A monk's music therapy has Jerome Burne singing his praises
A low hum from 300 throats fills the classically proportioned space of the church.

We - an assortment of stressed office workers and curious passers-by - are chanting, humming and groaning in the centre of London's Piccadilly, under the genial instruction of Chris James, a bald-headed bear of a man: an ex-monk, ex-bodyguard, musician and martial-arts expert.

James's flat, nasal, Australian tones, reminiscent of Dame Edna, seem purpose-built for satire, yet he is a vocal therapist who, according to the public-relations blurb, is spreading the healing power of "toning". Making tones of pure sound, he believes, can have a direct healing effecton feelings of unexpressed anger and grief, which become "locked" in the larynx. He teaches his followers how to use their voices to heal both themselves and others and how to discover their "natural voice and sing your stress away".

In the church we didn't reach the heights of healing auras with pure sound but, after an initial reserve, we swayed and sighed and produced high, resonating cooing notes and long, lowing "aaahing" ones. A sense of relaxation began to creep over us. Somehow we were expanding from the inside.

As we hummed and moved, it was like singing in a choir, only safer: no danger of being picked on for being out of tune or coming in at the wrong time. One moment it was as though we were monks, chanting long, flowing notes in a cloister; the next we were part of a sing-song round a campfire, with James leading us on the guitar for "Fools Rush In". There was little inhibition: each of us just let our stream of sound merge in the great sea of notes around us.

But James is aiming higher than the feelgood factor of a singalong. In fact, some of his claims seem, frankly,incredible. "When I sing a tone, listeners have a great sense of peace," he says. "Sometimes things they had cherished in their childhood but had forgotten come back to them. Sometimes they cry with the release. You can stop pain with sound. The pain of a burn just stops because someone says 'oooh' to it." He is not sure how this might work, but suggests that sound releases the body's natural painkillers, called endorphins.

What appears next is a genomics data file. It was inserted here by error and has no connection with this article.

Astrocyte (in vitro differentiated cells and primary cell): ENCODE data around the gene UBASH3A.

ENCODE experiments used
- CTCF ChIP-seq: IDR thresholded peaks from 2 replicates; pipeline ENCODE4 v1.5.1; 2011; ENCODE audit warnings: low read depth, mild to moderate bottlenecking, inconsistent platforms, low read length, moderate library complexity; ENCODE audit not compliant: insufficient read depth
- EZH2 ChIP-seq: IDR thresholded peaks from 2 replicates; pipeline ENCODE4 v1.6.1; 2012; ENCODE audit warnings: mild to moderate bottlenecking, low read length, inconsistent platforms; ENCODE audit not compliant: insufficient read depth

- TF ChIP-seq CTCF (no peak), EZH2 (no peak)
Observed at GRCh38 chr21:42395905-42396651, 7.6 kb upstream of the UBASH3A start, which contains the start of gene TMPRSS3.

James's grand claims for the powers of music wouldn't have surprised the ancient Greeks, who believed that every physical phenomenon could be explained in terms of musical laws, and that music could certainly be used for healing. Even today's more conventional science is beginning to look at why music affects us so deeply.

Research at Belfast University has shown that babies who regularly hear music in the womb recognise it after they are born. They respond to the music of the voice - its tone and pitch - long before they develop an understanding of language.

In fact, babies may hold the clue to why music can move us so. Dr Jaak Panksepp, a psychobiologist at Bowling Green State University, Ohio, in the US, believes that our response to music involves the same parts of the brain and biochemical systems that originally evolved to make mammals respond to the sounds of their offspring.

"The shiver that we experience especially intensely during sad and bittersweet songs," he says, "occurs because that type of music resonates with ancient emotional circuits."

Even James's claims that music can reduce pain are not altogether incredible. Research being carried out in Germany by Dr Ralph Spintge (sic) has shown that 15 minutes of soothing music before an operation can lull the patient into such a sense of wellbeing that the amount of anaesthetic and sedatives needed can be reduced by 50 per cent.

Back in the church, we have moved on from personal healing to healing the Earth. James asks us to pick a note that expresses our love for the planet.Afterwards we go out into the night to be greeted by the chaos of Piccadilly. The roar of traffic is overwhelming, but some of us are still humming.

Chris James is currently on a tour of Britain. Call 0171 352 1540 for details.

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